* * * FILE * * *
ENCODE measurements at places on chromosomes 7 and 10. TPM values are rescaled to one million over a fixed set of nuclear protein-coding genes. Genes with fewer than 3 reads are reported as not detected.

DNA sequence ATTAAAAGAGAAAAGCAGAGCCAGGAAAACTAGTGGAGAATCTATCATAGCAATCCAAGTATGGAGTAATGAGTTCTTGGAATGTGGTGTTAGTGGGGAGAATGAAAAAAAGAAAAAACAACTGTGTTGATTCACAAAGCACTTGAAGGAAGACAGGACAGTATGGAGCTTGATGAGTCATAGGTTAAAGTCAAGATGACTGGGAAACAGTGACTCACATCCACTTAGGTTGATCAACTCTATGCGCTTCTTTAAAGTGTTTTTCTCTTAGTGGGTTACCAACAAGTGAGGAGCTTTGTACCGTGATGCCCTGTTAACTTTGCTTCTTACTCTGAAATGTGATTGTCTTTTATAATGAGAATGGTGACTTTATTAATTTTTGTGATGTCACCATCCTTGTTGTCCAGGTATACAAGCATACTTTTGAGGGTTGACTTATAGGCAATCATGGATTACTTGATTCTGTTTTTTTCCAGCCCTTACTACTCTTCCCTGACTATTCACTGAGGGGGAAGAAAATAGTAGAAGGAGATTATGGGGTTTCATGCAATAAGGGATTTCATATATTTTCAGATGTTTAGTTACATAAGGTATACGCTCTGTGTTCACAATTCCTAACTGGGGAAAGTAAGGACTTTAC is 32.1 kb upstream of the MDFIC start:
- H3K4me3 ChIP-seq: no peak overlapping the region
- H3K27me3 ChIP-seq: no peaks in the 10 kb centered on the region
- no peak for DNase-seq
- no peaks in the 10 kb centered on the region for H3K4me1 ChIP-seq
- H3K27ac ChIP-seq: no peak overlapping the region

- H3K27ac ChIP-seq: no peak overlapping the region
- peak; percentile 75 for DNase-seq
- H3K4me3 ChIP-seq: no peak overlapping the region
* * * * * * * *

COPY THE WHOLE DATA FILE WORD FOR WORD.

ENCODE measurements at places on chromosomes 7 and 10. TPM values are rescaled to one million over a fixed set of nuclear protein-coding genes. Genes with fewer than 3 reads are reported as not detected.

DNA sequence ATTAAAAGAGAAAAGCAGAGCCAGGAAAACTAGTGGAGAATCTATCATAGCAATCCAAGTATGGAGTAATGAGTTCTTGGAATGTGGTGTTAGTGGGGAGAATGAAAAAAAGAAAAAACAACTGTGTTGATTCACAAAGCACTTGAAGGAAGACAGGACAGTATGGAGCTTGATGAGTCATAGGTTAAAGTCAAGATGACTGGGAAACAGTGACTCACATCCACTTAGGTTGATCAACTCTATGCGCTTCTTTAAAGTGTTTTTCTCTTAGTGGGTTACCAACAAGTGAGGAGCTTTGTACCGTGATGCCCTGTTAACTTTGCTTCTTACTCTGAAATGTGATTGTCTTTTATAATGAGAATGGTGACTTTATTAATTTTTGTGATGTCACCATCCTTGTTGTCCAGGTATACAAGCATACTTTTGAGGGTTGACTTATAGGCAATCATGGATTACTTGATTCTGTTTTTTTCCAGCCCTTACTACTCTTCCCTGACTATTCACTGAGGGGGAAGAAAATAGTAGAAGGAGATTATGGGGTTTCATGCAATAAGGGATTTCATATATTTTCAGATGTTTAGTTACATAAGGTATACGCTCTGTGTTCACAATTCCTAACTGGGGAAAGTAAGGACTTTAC is 32.1 kb upstream of the MDFIC start:
- H3K4me3 ChIP-seq: no peak overlapping the region
- H3K27me3 ChIP-seq: no peaks in the 10 kb centered on the region
- no peak for DNase-seq
- no peaks in the 10 kb centered on the region for H3K4me1 ChIP-seq
- H3K27ac ChIP-seq: no peak overlapping the region

- H3K27ac ChIP-seq: no peak overlapping the region
- peak; percentile 75 for DNase-seq
- H3K4me3 ChIP-seq: no peak overlapping the region